The Municipal Services Project (MSP) is a global research network that explores and critically investigates alternatives to the privatization and commercialization of essential service provision, with a focus on the electricity, health, water, and sanitation sectors. Our aim is to identify and document successful ‘public’ service delivery models and the conditions required for their sustainability and reproducibility. Much of our work has been on Africa, Asia and Latin America, but we have also been engaged in research in Europe and North America.
The MSP is composed of academics, labour unions, non-governmental organizations, social movements, and activists from around the globe. It is coordinated by a Steering Committee of project partners worldwide, with the majority of funding in the past coming from Canada’s International Development Research Centre (IDRC).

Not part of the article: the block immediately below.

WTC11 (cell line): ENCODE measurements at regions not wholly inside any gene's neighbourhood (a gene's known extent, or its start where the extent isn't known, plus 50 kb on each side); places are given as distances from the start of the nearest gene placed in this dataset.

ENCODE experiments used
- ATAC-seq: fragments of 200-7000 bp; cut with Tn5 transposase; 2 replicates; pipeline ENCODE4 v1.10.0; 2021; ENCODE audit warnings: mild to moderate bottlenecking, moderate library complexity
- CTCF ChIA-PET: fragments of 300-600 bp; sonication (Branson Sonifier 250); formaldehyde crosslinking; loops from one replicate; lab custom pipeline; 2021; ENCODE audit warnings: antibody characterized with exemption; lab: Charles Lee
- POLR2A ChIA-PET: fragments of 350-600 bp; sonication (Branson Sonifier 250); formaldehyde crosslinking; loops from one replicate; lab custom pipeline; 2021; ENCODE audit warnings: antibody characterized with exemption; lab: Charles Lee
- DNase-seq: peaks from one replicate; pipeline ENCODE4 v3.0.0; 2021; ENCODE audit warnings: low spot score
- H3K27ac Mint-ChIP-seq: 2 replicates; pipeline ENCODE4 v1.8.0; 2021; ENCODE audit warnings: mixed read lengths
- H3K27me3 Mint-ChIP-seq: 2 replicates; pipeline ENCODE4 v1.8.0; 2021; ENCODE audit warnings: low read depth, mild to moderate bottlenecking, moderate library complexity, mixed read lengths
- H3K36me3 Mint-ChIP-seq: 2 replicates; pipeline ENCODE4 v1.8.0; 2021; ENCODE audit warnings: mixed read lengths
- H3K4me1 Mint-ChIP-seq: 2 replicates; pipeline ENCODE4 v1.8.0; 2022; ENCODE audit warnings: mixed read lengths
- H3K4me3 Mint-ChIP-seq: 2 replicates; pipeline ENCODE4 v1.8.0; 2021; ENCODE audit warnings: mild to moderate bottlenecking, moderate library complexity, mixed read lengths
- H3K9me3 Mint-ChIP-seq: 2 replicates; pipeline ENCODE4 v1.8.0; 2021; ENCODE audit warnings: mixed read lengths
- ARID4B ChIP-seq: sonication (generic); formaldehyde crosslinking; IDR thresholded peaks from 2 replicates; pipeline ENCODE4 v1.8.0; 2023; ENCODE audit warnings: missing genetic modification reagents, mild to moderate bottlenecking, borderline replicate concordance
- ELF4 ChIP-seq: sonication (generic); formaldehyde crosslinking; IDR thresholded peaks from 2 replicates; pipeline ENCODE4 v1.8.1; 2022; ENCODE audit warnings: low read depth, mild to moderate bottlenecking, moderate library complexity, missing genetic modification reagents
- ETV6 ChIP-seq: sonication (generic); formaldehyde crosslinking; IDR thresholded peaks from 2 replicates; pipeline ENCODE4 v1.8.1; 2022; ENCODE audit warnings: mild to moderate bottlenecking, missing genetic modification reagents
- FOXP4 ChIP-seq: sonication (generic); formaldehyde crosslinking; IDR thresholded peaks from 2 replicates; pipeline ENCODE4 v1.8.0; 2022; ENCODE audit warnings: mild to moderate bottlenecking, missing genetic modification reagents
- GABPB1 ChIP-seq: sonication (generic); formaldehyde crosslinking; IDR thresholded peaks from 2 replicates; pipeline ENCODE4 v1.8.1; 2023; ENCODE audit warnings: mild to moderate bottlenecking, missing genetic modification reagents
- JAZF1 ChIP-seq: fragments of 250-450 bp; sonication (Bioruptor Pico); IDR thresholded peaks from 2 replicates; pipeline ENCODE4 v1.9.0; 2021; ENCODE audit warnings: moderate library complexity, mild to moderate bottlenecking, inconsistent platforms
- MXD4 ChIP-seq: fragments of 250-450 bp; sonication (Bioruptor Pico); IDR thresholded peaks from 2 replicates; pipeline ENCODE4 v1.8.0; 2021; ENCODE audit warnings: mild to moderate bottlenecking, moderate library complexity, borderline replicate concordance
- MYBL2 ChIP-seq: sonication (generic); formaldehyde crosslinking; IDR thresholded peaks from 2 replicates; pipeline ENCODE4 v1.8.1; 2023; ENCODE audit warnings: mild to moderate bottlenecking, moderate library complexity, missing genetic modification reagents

Our research starts from the premise that privatization has failed to deliver on its promise of effective and affordable service delivery, particularly in the global South. Our focus, however, is on existing public service alternatives, developed by a wide variety of actors, from governments to civil society groups to frontline workers. We develop tools for researchers and practitioners to better understand historical, contemporary, and future alternatives to commercialized service delivery, investigating models such as public-public partnerships, worker cooperatives, community-owned systems, progressive financing schemes, and rights-based approaches. The first two phases of the project (2000-2007) focused on critiques of privatization, while the latest phase (2008-2014) focused on analyzing successful public service delivery models to understand the conditions required for their sustainability and reproducibility.